The spread of COVID-19 has greatly impacted society, with most jobs transitioning to virtual-only and individuals quarantining within their homes. TV news, internet and social media have become primary sources for information about the global pandemic at hand. However, other forms of media, such as podcasts, are seeing their audience increase as well, as people look to feed their brains while being pressured to isolate.

Hil Hackworth, an Athens local, has been running his one-man podcast, “View from the Hil,” since 2015. His podcast can be accessed on both Soundcloud and Apple Podcasts, and it focuses on promoting and displaying the music and art of creators living in Athens and surrounding areas.

Hackworth has had to transition all of his podcasts’ interviews to phone-only rather than in-person, but he believes everything else about his creative process is essentially the same because podcast work is already pretty virtual.

“There are so many musicians and artists in this area, it’s hard to run out of content ideas,” Hackworth said in an email. “My podcast focuses on guests being a central role for the show, so as long as I have a guest lined up who is willing to be interviewed, I always have material.”

Others, however, have seen big changes with the spread of the coronavirus. Bob Stewart, director of the E.W. Scripps School of Journalism at Ohio University, recently began producing his “#ScrippsTalks” podcast, where he tells the stories of OU alumni and students as they transition their operations during the global pandemic.

“It’s kind of an oral history,” Stewart said. “In a sense, we’ll be able to reflect back on it at some point, but it also helps the public — you know, future students, current students, basically the community around the school. What kind of coverage is being provided by alums and students? How is faculty dealing with the changes and so forth?”

In order to produce his podcast, Stewart had to utilize the resources he had at home in isolation, which was essentially just his computer, iPhone, microphone and recorder. Even though he didn’t have a recording studio, this in no way deterred him from getting to work at home. Since March 22, 24 podcasts have been produced, which can be accessed through the Twitter hashtag #ScrippsTalks.

“I find that I’m having a pretty creative streak right now with ideas,” Stewart said. “It’s hard to know exactly why. I think that having a weight like the coronavirus either causes you to go into the fetal position or to reflect more on life and reflect more on what’s going on around you. It’s had the latter effect.”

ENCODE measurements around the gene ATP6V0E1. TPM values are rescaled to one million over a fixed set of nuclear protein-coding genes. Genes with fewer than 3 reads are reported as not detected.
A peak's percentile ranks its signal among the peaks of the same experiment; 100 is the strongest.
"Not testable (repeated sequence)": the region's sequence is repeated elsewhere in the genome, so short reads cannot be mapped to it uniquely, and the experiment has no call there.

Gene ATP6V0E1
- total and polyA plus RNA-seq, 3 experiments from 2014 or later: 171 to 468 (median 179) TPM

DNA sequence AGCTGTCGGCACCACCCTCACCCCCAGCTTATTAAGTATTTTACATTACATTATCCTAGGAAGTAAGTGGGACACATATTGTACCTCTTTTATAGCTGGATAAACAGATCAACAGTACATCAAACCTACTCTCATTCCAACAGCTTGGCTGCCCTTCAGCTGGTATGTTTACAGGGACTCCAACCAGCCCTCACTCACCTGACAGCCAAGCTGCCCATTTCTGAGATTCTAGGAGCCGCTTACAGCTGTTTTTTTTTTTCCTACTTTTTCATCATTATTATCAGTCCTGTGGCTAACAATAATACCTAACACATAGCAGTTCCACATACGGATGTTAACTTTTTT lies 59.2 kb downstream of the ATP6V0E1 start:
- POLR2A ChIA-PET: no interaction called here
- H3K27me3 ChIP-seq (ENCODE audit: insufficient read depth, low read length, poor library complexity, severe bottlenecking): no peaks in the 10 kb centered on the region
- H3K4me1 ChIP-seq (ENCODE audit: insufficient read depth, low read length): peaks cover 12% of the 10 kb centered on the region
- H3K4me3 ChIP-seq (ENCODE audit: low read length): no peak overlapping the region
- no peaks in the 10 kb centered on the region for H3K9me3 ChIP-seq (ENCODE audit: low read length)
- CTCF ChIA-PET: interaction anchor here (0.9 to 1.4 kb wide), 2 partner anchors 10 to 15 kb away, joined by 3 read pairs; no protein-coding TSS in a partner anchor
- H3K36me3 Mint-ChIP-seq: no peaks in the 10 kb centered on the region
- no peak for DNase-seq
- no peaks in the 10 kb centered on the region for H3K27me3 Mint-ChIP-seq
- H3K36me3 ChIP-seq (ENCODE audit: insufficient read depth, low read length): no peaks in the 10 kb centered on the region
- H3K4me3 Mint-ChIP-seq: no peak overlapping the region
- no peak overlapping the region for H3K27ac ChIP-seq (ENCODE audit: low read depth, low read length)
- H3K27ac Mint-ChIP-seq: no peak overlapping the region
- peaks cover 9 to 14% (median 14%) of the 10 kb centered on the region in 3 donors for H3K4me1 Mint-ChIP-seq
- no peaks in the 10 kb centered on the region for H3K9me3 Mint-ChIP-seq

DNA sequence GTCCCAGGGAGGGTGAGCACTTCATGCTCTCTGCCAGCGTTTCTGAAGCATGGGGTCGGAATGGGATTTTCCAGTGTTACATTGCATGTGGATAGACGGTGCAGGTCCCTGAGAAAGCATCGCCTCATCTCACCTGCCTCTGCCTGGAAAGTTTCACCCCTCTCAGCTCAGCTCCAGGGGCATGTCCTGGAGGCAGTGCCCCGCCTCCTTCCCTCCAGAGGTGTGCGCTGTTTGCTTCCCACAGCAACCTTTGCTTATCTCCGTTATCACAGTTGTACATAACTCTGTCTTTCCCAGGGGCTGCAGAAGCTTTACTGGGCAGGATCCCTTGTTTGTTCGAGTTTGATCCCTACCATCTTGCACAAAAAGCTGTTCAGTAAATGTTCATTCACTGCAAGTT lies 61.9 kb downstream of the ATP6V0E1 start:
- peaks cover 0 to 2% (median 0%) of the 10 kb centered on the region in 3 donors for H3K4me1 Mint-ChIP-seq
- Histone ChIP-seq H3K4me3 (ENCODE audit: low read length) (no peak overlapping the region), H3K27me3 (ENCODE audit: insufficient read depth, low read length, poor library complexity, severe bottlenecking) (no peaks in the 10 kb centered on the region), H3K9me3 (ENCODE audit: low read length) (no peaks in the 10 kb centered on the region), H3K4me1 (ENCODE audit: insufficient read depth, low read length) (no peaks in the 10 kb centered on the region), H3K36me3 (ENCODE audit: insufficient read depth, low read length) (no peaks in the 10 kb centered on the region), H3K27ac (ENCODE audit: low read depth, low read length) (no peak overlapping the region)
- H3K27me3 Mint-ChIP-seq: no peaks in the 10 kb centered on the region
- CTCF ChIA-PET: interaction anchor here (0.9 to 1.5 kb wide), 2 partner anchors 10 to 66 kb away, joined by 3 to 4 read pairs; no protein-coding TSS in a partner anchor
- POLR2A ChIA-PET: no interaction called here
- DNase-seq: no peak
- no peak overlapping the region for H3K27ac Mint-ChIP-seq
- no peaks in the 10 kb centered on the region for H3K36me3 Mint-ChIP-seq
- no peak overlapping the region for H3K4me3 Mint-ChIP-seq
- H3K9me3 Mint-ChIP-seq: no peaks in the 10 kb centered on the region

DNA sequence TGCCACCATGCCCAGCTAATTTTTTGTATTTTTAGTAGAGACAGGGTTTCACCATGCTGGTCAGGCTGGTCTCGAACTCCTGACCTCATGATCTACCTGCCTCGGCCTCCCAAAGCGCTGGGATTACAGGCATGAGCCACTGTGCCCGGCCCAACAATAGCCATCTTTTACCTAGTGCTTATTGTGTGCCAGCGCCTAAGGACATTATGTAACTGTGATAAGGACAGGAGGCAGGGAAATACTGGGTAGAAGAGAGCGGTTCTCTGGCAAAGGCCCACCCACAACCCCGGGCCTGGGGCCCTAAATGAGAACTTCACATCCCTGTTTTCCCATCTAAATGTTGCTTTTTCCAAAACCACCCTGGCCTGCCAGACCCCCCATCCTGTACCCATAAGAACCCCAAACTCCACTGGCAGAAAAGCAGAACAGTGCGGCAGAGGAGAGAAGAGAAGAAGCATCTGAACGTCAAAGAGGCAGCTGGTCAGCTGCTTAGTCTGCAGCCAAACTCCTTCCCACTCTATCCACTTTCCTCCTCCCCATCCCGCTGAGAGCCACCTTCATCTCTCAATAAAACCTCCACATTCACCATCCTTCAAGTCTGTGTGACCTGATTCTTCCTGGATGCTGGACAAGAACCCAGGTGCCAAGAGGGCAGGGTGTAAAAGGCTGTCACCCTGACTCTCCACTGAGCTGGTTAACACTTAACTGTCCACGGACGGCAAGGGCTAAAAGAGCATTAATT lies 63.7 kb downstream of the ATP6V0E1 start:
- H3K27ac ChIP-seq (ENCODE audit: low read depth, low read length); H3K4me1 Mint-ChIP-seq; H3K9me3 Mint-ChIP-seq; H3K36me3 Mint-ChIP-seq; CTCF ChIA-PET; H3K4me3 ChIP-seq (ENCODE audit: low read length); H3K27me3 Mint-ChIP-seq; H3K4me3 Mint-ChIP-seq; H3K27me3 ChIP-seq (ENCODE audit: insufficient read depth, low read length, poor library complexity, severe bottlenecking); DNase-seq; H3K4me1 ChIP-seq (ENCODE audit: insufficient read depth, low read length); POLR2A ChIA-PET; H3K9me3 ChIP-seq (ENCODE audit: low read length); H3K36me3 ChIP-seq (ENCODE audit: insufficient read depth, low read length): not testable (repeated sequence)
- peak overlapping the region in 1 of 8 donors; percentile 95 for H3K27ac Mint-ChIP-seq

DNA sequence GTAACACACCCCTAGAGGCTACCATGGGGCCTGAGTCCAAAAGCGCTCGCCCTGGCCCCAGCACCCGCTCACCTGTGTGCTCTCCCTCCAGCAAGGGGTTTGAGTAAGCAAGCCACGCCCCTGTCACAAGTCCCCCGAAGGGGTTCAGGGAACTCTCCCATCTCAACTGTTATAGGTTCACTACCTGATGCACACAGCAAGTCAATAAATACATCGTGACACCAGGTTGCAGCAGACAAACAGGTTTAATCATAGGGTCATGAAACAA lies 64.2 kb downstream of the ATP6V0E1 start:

Stewart believes most media platforms, from podcasts to television to streaming services, will see an increase in audience numbers as the coronavirus’ spread pushes the world to isolate. He said people will be sitting around looking for stimulation, and so audiences will be really strong.

Tom Hodson, director of WOUB Public Media and Berman professor of communication in the Scripps College of Communication, can back that claim as co-producer of his podcast, “Spectrum.” The podcast started in June 2016, and Hodson has posted 186 episodes since then, publishing conversations with eclectic people, ranging from policymakers and journalists to authors and celebrities.

The podcast can be found on Apple Podcasts, Google Play, the NPR Podcast Directory and numerous other streaming platforms. Hodson said “Spectrum” has received a spike in listeners during the first few months of 2020 when compared to the first few months of 2019. He believes this is because they’ve covered a lot of issues related to the pandemic.

Hodson admitted that recording podcasts remotely was initially a challenge, but he has worked out an effective way of recording through Zencastr with his co-producer, Adam Rich. In isolation, Hodson is now “brimming over with ideas for upcoming episodes.” His podcast is now focusing primarily on issues and topics that large media platforms are not discussing.

“Edison Research (a noted research firm about podcasting) has shown a huge growth in podcasting in 2019 and 2020,” Hodson said in an email. “I think that trend will continue. The Edison studies show that most people listen to podcasts while at home, so this is an ideal time for them to tune in. The research also shows a growth in younger listeners (12-18), so with schools out, podcast listening may be an education opportunity.”

@thelilyroby

lr158117@ohio.edu